Monday, August 29, 2005
The upper marsh gives one the impression of being alone. The silence is beautiful. The bees quietly buzz 10 centimeters above around the ground. There is so much to learn up here. Water seeps from the hills during the rains and salt water squeezes through the sands from the ocean. I find new animals all the time. Shrews, six types of dragon flies, tiny velvet ants....
This is the second deformed Cicindela I have found at Mugu. The first one was Cicindela hemorrhagica this one is Cicindela senilis frosti.
Could they have become deformed because of the stress of the storms from last winter? or from water causing objects to deform their pupal cell? or could be it because of some substance in the pore water?
These two beetles were smaller then normal which usually indicates poor nutrition... what could have happened? Could they have had conditions so stressful during their larval stage to force them into complete metamorphosis before proper development?
The numbers of deformed wild insects are usually much smaller then the commercially grown insects like meal worms or crickets. I am surprised to find living tigers with such deformities! They were so easy for me to catch them... a bird would have had them for a small snack.
Brown pelicans float on the wind above the water looking for tasty bits just near the surface of the water.
When they see something... they fold their wings, face downward, and dive.
Gosh! To be able to do that!
Dancing about the upper marsh is a fly - an Otitidae fly that lays its eggs in the burrows... Whose burrows? Well, there are Halicitidae bees and Cicindela beetles....
It struts and flips its wings, it scurries sideways and drops out of sight into a hole of .... which insect? perhaps both????
Can you find the fly with the pointed face?
Wednesday, August 24, 2005
The drop traps in the area are collecting ants, wasps, beetles, flies, an occational baby lizzard, moths and lots of spiders.
What could be the differences between the Ventura Marsh at Mugu and the Riparian brush in the Mountians?
Sunday, August 14, 2005
Can you count the number of animals in the next picture? there are three mammals and one reptile.
They aslo bring charcol and make small fires to cook their hamburgers. Sometimes, they do this under a tree. I guess to get out of the sun, but I doubt that they think about the fire escaping into the very dry brush all around them....
In an earlier post I took a picture of a roll of toilet paper next to the river left by pick-nicers. They also leave tons of diapers.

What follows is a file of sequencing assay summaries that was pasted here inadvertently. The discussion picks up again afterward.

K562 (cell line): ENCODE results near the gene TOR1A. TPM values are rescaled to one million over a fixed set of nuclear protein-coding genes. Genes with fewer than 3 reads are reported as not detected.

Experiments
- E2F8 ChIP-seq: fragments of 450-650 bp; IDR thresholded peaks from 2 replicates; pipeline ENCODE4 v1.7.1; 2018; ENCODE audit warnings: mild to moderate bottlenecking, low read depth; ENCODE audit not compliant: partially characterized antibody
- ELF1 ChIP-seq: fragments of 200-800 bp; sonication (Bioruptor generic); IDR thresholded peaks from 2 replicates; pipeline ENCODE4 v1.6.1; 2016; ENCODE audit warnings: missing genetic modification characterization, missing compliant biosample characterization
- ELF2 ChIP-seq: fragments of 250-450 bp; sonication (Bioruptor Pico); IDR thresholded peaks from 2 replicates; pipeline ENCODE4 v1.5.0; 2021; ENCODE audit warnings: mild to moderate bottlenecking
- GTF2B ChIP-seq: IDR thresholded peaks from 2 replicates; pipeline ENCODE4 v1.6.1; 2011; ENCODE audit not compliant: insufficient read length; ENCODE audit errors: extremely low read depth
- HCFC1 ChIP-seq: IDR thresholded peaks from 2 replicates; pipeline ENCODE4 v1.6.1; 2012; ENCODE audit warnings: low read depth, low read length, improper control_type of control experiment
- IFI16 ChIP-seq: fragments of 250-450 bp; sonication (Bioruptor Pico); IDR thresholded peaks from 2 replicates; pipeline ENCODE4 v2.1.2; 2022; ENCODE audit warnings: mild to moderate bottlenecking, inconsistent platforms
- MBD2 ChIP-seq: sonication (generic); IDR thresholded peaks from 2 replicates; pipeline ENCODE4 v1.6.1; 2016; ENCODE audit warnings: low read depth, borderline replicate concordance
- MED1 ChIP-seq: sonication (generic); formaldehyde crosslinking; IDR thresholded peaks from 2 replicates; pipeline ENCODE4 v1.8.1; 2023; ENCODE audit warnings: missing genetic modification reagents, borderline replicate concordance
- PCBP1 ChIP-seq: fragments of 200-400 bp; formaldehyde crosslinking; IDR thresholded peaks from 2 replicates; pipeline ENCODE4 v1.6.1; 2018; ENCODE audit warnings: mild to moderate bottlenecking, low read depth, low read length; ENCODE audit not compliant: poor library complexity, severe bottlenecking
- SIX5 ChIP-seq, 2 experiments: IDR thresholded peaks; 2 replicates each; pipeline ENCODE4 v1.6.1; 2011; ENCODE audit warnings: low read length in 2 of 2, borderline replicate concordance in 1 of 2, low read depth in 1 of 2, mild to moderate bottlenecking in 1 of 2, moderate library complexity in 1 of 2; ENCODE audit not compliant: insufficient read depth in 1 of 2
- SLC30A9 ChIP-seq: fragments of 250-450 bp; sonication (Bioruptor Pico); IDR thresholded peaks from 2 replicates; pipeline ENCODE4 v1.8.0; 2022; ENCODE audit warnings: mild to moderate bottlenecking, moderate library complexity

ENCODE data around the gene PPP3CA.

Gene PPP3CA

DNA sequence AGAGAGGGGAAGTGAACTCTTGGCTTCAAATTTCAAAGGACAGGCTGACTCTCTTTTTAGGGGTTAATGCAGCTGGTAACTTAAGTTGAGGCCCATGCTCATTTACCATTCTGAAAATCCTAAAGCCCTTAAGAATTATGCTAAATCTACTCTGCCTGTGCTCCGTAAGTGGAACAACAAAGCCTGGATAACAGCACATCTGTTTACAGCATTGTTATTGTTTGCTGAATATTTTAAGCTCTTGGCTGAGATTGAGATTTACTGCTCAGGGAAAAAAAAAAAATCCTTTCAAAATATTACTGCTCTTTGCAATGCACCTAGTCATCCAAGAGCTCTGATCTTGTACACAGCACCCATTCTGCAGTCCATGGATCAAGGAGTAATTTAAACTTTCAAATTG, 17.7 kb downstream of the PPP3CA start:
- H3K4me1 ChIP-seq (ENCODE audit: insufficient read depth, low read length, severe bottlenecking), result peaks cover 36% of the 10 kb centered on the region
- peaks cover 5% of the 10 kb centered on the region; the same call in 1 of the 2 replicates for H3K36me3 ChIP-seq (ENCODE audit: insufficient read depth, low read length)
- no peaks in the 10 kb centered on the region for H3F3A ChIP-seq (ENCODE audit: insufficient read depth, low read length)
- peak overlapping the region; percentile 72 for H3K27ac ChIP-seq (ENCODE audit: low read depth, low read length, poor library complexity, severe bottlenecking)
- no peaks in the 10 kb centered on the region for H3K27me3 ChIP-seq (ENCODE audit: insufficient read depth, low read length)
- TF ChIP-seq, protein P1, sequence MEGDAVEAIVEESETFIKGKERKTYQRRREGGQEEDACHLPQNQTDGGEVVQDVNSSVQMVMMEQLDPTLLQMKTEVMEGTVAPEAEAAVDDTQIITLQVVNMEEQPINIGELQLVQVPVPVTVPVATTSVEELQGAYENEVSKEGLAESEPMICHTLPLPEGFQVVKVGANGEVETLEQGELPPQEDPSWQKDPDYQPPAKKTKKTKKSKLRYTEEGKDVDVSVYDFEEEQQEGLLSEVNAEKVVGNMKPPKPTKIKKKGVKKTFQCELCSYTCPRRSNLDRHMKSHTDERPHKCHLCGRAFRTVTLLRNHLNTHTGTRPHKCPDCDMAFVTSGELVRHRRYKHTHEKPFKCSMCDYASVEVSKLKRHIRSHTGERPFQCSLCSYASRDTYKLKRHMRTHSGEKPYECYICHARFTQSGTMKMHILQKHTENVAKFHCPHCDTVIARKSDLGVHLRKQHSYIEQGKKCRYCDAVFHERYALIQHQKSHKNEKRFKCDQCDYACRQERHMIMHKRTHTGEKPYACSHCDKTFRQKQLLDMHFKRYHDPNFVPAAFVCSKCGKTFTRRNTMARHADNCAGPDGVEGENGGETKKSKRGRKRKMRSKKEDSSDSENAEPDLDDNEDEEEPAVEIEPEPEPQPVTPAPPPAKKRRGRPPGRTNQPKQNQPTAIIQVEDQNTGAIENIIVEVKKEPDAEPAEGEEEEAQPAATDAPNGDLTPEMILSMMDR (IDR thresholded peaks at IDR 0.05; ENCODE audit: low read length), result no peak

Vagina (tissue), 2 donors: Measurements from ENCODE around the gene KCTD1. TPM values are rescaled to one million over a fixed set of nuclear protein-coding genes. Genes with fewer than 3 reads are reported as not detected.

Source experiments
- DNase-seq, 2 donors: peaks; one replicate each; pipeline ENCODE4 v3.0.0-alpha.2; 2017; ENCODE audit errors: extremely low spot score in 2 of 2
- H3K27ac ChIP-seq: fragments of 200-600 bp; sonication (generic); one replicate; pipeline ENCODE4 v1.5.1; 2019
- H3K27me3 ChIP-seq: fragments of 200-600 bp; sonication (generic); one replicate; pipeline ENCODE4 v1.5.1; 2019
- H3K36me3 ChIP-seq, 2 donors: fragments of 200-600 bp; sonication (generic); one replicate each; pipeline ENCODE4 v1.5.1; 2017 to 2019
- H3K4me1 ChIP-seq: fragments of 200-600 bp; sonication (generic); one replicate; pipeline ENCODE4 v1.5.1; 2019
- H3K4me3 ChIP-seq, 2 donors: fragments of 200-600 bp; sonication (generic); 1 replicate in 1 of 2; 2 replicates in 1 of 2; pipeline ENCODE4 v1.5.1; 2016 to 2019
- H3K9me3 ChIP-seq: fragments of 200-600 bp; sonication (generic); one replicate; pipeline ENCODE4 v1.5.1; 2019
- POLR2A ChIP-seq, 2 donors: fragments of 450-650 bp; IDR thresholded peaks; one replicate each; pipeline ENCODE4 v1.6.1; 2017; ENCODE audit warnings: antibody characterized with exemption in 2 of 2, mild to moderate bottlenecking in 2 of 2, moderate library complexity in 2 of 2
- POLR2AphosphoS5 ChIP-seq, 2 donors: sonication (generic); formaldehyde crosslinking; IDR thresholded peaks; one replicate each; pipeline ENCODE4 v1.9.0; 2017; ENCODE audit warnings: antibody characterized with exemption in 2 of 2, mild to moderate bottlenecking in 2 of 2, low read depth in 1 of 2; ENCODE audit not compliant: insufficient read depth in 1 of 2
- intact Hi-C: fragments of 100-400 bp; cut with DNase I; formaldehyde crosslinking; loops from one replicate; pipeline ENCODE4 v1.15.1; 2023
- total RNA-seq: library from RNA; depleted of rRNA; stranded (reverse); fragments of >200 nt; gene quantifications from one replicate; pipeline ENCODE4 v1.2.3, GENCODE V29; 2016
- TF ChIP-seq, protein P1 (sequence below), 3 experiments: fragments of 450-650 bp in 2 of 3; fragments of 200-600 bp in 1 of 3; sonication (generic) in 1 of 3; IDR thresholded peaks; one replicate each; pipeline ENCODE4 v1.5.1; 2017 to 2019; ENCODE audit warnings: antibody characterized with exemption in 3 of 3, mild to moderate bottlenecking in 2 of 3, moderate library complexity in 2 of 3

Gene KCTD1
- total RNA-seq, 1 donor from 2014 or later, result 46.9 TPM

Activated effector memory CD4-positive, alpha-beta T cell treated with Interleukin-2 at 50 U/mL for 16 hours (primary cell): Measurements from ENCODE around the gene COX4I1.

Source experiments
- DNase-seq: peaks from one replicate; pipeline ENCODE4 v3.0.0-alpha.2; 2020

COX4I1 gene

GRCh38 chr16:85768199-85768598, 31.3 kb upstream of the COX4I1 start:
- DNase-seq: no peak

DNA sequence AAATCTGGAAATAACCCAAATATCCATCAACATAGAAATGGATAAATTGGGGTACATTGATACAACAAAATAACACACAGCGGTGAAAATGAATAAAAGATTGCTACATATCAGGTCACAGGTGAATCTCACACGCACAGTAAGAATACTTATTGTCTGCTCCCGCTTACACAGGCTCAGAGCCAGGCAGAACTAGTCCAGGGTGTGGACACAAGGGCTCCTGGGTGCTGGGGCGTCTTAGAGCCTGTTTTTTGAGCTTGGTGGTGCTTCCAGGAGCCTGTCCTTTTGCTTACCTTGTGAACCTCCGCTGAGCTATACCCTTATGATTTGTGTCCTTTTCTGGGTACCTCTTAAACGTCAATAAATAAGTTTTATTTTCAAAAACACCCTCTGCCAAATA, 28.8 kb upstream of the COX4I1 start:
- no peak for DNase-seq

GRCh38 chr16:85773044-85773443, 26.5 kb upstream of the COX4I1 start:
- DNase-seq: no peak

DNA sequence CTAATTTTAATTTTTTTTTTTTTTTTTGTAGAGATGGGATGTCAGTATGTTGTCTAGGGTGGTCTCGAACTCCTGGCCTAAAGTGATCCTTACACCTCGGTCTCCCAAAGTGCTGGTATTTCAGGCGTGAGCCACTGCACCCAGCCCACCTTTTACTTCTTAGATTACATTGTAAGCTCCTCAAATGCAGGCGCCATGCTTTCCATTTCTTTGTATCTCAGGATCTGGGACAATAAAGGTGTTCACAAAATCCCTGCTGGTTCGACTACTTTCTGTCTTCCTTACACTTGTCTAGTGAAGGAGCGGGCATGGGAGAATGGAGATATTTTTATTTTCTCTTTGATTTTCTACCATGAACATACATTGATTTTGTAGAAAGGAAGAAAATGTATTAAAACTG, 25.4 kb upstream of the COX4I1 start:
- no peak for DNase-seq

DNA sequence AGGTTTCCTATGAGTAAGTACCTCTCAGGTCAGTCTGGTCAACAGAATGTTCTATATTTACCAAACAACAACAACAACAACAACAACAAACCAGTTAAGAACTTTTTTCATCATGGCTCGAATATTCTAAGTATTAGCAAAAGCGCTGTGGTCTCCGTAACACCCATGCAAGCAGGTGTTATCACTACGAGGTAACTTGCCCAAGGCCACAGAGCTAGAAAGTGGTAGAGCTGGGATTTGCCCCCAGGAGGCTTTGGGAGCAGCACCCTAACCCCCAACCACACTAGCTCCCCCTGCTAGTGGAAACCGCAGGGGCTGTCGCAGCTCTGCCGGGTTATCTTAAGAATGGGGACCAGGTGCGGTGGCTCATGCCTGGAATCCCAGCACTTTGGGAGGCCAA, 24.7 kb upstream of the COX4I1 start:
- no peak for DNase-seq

Wednesday, August 10, 2005
The mist was still hanging above the mountains that morning. Birds were in small flocks here and there. The sound of the waves were behind me. There were a few damsel flies I had not seen before. flitting about. Tomorrow, I will bring my net and see if I can catch and identify them.
This is why I love Mugu.
Sunday, August 07, 2005
We catch, measure, and release animals. This mudsucker got to have its picture taken.
Salicornia can be nibbled. I first ate it in a salad in Canada harvested from the Queen Charlotte Islands. I don't recommend eating it where municipalities (like Ventura or Los Angeles or anywhere near a city in the upper watershed) dump their road run-off because, it can take up metals and other anthropogenic chemicals. But, I can tell you it is salty like a pickle.
Here is a spot in the marsh where many plants live together - in one meter square.
Wednesday, August 03, 2005
This is a black bear in the San Gabriel Mountains. One of the contracted workers who is re-building roads washed out from the spring rains, watched this bear walk down the road in the bike lane (are bikers tasty?) and then turn into the day camp grounds where families enjoy weekend lunches.
It is too bad that people are not careful about leaving a trail of trash where ever they go.... The rule of thumb is; people go as far into the woods as a man can carry a cooler of beer... (This is a funny image. And oddly enough holds true for parks and forests near cities.... I did not make this up on my own... this is from someone who works in the Forrest and has observed many people in the woods...). The unfortunate thing about many forests is that people leave tons of trash in areas where people like to go... which encourages hungry bears to visit, too. It is kind of like people set traps for themselves.